Skip to main content

NME6 is a phosphotransfer-inactive, monomeric NME/NDPK family member and functions in complexes at the interface of mitochondrial inner membrane and matrix

Abstract

Background

NME6 is a member of the nucleoside diphosphate kinase (NDPK/NME/Nm23) family which has key roles in nucleotide homeostasis, signal transduction, membrane remodeling and metastasis suppression. The well-studied NME1-NME4 proteins are hexameric and catalyze, via a phospho-histidine intermediate, the transfer of the terminal phosphate from (d)NTPs to (d)NDPs (NDP kinase) or proteins (protein histidine kinase). For the NME6, a gene/protein that emerged early in eukaryotic evolution, only scarce and partially inconsistent data are available. Here we aim to clarify and extend our knowledge on the human NME6.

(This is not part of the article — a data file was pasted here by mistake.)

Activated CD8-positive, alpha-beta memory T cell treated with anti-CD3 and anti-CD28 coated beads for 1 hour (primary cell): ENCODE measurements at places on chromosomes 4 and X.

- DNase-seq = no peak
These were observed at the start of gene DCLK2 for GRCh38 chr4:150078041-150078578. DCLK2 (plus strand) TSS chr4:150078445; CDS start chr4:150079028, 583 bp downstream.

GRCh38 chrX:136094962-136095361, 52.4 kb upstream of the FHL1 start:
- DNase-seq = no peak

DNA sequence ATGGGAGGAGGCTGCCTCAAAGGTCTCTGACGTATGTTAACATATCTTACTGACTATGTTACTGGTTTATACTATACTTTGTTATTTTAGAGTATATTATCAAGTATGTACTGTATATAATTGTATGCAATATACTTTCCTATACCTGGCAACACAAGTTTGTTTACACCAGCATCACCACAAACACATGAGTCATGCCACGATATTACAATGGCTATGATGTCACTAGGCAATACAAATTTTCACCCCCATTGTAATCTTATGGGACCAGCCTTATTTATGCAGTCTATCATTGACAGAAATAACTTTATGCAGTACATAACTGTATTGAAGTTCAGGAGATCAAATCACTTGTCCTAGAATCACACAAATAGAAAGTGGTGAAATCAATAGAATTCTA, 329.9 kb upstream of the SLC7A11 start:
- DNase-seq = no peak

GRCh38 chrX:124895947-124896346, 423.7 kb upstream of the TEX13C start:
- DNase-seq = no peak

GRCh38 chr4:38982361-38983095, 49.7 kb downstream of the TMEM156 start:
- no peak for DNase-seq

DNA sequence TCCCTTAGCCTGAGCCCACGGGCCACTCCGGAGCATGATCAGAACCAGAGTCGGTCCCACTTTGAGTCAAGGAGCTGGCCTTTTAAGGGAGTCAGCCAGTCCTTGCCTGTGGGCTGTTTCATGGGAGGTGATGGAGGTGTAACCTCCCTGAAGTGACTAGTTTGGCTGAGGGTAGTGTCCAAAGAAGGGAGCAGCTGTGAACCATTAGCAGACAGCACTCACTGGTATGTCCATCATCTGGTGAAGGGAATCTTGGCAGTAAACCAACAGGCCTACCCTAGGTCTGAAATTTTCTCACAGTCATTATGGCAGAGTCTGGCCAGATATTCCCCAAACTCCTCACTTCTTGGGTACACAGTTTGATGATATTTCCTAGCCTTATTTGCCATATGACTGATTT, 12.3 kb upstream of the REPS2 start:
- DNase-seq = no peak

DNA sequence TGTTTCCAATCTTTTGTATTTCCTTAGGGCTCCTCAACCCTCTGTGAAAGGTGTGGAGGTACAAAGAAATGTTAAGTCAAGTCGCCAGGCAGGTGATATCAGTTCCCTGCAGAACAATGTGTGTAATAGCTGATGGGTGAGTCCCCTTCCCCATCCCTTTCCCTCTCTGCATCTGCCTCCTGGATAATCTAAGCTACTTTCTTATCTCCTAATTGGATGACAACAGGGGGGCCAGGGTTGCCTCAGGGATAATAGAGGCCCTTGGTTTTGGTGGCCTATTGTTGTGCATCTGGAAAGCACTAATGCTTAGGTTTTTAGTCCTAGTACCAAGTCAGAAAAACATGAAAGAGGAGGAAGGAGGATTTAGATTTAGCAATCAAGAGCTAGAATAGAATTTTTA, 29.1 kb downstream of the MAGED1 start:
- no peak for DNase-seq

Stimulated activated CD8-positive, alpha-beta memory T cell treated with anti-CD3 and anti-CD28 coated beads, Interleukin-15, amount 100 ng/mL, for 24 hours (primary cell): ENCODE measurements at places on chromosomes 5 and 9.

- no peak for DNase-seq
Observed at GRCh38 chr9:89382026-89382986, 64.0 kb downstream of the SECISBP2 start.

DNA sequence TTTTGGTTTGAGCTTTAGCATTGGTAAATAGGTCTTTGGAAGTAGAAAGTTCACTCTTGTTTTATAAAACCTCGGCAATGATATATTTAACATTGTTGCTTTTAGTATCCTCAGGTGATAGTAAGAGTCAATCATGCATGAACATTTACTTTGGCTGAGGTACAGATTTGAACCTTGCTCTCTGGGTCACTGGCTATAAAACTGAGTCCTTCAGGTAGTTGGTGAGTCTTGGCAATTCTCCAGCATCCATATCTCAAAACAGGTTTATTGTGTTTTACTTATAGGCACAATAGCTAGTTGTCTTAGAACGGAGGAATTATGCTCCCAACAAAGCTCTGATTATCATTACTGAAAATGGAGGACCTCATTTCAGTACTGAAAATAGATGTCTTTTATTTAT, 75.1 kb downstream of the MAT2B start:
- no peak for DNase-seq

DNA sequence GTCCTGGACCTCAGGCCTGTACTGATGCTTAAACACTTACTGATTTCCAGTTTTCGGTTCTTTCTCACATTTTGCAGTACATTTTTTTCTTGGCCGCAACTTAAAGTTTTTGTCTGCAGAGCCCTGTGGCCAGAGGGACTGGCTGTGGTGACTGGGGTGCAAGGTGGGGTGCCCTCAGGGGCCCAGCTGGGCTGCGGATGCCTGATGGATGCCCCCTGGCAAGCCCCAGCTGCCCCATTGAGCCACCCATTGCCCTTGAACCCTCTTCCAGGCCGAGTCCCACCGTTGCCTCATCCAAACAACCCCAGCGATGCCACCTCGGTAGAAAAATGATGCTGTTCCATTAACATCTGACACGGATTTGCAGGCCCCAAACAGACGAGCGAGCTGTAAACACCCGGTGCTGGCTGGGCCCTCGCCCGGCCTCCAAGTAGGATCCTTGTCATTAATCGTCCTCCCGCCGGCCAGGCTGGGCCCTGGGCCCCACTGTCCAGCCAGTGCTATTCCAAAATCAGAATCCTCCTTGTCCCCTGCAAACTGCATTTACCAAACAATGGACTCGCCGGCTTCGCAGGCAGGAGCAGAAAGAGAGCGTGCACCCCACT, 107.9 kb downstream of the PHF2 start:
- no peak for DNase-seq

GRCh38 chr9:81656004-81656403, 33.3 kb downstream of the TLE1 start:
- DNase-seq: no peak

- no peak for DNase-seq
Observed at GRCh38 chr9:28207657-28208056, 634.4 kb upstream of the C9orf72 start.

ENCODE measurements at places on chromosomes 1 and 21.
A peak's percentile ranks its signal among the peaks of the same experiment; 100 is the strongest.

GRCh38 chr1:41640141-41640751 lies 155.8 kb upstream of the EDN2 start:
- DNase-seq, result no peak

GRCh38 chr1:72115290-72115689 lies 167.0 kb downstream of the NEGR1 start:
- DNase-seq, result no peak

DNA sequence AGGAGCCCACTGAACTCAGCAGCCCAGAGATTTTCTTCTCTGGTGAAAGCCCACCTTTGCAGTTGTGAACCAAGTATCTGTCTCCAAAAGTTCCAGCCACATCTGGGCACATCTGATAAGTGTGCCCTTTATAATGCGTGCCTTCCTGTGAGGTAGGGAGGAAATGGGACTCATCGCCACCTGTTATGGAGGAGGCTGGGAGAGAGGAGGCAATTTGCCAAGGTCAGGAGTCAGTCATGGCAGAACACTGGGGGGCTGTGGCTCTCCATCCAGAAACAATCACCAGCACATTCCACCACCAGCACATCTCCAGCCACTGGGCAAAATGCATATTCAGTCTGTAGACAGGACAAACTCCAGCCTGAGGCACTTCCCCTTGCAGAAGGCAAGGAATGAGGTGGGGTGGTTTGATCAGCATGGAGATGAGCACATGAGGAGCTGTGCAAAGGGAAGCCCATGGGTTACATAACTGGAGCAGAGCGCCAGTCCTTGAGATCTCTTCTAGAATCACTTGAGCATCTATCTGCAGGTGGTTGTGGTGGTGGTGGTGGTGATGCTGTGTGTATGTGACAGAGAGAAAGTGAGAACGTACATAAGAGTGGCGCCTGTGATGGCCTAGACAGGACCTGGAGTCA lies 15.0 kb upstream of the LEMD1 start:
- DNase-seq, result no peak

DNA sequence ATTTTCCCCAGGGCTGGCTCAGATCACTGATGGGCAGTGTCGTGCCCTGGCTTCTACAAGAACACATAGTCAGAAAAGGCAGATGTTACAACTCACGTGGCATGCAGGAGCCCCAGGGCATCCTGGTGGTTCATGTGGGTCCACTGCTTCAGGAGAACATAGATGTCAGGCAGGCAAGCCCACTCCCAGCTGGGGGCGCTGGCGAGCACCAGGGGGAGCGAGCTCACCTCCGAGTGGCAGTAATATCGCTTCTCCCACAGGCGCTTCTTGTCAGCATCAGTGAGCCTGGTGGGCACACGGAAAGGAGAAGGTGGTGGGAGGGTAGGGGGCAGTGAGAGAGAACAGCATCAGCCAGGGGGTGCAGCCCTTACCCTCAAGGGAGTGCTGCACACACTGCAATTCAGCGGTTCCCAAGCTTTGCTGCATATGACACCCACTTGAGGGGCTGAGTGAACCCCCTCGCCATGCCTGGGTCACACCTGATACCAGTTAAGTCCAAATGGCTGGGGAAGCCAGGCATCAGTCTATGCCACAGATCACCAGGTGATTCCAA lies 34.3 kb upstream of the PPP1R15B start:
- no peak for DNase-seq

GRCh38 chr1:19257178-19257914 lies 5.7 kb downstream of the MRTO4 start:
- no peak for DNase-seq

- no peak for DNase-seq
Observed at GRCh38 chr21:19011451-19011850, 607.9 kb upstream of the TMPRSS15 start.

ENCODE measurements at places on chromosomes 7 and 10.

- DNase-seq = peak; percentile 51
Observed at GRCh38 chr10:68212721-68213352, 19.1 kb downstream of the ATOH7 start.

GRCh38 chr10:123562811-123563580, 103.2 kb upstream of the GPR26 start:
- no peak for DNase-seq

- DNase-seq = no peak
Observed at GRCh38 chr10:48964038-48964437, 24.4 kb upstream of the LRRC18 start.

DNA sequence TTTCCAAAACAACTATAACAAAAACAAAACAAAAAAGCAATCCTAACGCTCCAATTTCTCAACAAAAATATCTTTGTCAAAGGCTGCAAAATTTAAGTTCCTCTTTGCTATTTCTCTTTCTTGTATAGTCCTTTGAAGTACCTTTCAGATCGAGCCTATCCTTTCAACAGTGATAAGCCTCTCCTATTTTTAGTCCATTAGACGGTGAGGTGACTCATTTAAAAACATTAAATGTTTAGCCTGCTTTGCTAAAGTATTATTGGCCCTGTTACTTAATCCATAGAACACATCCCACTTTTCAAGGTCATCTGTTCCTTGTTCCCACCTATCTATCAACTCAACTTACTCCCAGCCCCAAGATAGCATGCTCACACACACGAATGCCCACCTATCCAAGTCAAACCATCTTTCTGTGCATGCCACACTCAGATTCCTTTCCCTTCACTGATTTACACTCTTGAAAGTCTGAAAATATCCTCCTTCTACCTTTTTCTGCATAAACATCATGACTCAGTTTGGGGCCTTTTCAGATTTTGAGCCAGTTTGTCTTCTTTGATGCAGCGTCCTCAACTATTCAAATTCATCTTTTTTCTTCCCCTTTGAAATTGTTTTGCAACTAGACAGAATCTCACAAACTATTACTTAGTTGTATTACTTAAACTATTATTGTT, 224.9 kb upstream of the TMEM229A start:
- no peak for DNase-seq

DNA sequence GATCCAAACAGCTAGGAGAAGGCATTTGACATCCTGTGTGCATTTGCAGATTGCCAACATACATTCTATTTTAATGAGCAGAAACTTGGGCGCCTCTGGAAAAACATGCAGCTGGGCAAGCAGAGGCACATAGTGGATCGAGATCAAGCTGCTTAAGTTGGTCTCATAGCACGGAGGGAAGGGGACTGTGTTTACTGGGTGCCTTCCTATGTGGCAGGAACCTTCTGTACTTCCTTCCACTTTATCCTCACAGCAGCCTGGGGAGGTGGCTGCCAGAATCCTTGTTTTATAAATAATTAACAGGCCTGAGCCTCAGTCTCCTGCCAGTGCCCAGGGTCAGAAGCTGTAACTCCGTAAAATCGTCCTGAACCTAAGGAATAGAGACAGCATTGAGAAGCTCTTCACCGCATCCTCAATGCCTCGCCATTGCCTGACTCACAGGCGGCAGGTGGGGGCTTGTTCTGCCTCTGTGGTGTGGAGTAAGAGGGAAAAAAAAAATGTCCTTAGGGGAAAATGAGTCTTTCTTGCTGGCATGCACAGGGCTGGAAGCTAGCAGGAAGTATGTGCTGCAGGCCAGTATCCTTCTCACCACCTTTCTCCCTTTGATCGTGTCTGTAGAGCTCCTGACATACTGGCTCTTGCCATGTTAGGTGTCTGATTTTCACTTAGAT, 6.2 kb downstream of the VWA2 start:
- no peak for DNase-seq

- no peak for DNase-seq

Results

We show that NME6 is mostly expressed as a 186 amino acid protein, but that a second albeit much less abundant isoform exists. The recombinant NME6 remains monomeric, and does not assemble into homo-oligomers or hetero-oligomers with NME1-NME4. Consequently, NME6 is unable to catalyze phosphotransfer: it does not generate the phospho-histidine intermediate, and no NDPK activity can be detected. In cells, we could resolve and extend existing contradictory reports by localizing NME6 within mitochondria, largely associated with the mitochondrial inner membrane and matrix space. Overexpressing NME6 reduces ADP-stimulated mitochondrial respiration and complex III abundance, thus linking NME6 to dysfunctional oxidative phosphorylation. However, it did not alter mitochondrial membrane potential, mass, or network characteristics. Our screen for NME6 protein partners revealed its association with NME4 and OPA1, but a direct interaction was observed only with RCC1L, a protein involved in mitochondrial ribosome assembly and mitochondrial translation, and identified as essential for oxidative phosphorylation.

Conclusions